In operation, each of transmission gates 11, 12 and 13 has associated therewith parasitic capacitance which exists where a control electrode of each transistor overlaps its current electrode. For N-channel transistors this parasitic capacitance is shown in FIG. 1 as CN and for P-channel transistors is shown as CP. When each of transmission gates 11, 12 and 13 switch in response to the control signal transitioning state, capacitors CP and CN couple charge to the input and output of each transmission gate. When an input or output of a conventional transmission gate is coupled to a voltage source or an otherwise low impedance node, the parasitic charge coupling does not cause a substantial error voltage. However, when an input or an output of a conventional transmission gate is coupled to a high impedance, the charge coupling associated with parasitic capacitance causes an error voltage. To compensate for error voltages associated with transmission gates 11 and 12, a transmission gate 13 having its input and output connected together is coupled to transmission gates 11 and 12. Transmission gate 13 compensates for error voltages associated with input terminal 15. It should be readily understood that if output terminal 16 is not connected to a low impedance node and compensation for error voltages at output terminal 16 is also needed, an additional compensating transmission gate (not shown), analogous to transmission gate 13, may be coupled between the outputs of transmission gates 11 and 12 and output terminal 16. The control electrodes of the transistors of transmission gate 13 are clocked by the complement of clock signal φ and the transistors comprising transmission gates 11, 12 and 13 are all matched devices having proportional control electrode dimensions. Therefore, each parasitic capacitance is substantially equal. The total amount of parasitic capacitance which is coupled to input terminal 15 is 4CN plus 4CP. Two of the CN capacitors are switched by signal φ and two of the CN capacitors are switched by the complement of signal φ. Therefore, the net charge injected onto input terminal 15 by the CN parasitic capacitance when switch 10 is turned off by signal φ is zero. Similarly, two of the CP capacitors are switched by signal φ and two of the CP capacitors are switched by the complement of signal φ. Therefore, the net charge injected onto input terminal 15 by the CP parasitic capacitance when composite switch 10 is turned off by the signal signal is zero.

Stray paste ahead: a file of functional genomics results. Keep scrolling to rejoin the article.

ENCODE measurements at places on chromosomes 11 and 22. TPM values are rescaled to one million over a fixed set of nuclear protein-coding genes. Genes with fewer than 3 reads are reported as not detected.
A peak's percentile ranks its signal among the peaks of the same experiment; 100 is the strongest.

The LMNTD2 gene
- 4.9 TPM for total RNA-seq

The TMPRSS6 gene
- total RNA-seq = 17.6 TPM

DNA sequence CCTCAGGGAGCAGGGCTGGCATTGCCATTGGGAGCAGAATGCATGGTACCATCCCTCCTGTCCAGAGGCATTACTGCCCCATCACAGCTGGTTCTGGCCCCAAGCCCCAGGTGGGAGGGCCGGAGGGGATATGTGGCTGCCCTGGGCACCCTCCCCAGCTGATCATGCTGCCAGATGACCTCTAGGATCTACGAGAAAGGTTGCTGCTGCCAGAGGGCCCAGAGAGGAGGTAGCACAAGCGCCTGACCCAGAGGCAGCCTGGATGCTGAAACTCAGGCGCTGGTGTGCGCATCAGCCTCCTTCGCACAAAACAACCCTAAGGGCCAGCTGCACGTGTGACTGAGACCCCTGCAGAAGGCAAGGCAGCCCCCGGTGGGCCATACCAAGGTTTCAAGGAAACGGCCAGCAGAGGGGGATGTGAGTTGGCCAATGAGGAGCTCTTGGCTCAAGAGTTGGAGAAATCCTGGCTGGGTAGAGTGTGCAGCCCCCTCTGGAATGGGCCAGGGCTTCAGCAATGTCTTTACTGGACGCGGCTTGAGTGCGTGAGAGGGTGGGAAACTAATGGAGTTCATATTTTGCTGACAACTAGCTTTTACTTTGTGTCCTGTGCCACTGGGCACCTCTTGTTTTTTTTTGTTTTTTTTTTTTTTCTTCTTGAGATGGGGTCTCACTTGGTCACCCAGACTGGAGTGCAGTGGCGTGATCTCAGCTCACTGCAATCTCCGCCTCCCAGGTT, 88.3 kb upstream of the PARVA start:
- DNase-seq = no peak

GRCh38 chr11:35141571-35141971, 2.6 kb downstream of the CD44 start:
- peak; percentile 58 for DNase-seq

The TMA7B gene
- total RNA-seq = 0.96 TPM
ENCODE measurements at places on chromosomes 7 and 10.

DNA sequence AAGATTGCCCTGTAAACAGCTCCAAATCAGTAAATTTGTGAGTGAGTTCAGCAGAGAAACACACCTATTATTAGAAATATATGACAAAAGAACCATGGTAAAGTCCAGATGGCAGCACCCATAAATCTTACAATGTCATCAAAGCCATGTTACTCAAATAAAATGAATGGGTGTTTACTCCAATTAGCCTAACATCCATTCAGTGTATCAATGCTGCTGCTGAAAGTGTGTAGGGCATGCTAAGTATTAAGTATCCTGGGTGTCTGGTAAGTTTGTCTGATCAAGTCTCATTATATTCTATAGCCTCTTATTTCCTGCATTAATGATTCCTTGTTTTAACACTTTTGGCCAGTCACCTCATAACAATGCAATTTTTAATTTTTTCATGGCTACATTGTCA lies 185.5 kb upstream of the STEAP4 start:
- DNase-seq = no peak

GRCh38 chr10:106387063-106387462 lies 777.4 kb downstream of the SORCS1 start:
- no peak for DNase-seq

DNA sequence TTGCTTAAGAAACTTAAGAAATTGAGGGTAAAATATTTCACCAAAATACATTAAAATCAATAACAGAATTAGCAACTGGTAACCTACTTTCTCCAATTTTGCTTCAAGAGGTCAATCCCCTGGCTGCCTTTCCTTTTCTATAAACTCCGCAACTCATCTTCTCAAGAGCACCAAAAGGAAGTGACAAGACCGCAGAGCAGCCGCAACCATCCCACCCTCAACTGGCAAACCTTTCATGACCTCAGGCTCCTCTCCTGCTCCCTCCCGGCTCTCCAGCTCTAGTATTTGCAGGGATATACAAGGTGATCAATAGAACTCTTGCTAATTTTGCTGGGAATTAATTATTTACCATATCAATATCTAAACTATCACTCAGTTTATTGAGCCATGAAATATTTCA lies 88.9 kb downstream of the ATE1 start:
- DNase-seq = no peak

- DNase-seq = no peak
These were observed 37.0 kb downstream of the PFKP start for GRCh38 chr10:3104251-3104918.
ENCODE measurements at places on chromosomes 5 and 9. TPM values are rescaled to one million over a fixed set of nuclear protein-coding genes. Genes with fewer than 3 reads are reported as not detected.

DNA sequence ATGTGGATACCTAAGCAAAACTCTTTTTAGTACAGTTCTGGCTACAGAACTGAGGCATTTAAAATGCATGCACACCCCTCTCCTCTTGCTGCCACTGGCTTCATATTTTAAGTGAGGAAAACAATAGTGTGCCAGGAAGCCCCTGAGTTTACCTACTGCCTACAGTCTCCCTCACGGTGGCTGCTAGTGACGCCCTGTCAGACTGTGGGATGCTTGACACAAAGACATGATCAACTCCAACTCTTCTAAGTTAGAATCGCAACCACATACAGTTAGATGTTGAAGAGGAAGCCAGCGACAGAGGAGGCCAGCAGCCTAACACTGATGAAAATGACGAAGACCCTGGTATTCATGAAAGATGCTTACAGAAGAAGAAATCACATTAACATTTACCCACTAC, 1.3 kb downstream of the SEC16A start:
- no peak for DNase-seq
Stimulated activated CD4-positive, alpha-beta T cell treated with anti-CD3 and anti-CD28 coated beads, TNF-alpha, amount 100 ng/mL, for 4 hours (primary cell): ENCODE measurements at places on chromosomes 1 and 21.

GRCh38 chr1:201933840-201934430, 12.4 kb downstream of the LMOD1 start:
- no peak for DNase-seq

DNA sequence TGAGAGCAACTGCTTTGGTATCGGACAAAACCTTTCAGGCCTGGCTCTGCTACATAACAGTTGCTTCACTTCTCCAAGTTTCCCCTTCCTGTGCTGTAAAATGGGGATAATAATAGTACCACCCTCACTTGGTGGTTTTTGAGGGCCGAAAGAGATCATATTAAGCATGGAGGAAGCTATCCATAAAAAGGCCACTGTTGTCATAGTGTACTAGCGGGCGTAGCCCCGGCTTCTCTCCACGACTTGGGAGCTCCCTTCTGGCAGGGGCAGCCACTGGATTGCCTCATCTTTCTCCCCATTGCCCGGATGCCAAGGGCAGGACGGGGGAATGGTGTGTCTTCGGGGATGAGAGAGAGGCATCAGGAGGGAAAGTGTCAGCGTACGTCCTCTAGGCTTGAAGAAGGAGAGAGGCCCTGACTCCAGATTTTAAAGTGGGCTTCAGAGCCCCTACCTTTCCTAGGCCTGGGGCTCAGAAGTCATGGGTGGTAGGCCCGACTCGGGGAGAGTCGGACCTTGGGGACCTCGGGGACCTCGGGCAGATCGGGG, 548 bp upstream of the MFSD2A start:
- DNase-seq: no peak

The preceding discussion however assumes that the clock skew between clock signal φ and its complement is zero. In reality some clock skew, denoted by time t in FIG. 2, always exists. If the complement of clock signal φ transitions firstly as a result of a transition in the control signal from a high to a low logic level, the N-channel transistor of transmission gate 13 turns on and the P-channel transistors of transmission gates 11 and 12 turn off. However, the charge which the parasitic capacitance associated with the P-channel transistors of gates 11 and 12 is not coupled to input terminal 15. Instead, this charge is removed from input terminal 15 to output terminal 16 since the N-channel transistors of transmission gates 11 and 12 are still conducting by virtue of signal φ remaining at a high logic level. When signal φ transitions to a low logic level a finite time, t, later, the P-channel transistor of gate 13 turns on and the N-channel transistors of gates 11 and 12 turn off. This injects charge via parasitic capacitors CN to input terminal 16 during time t, thus making switch 10 imperfectly compensated.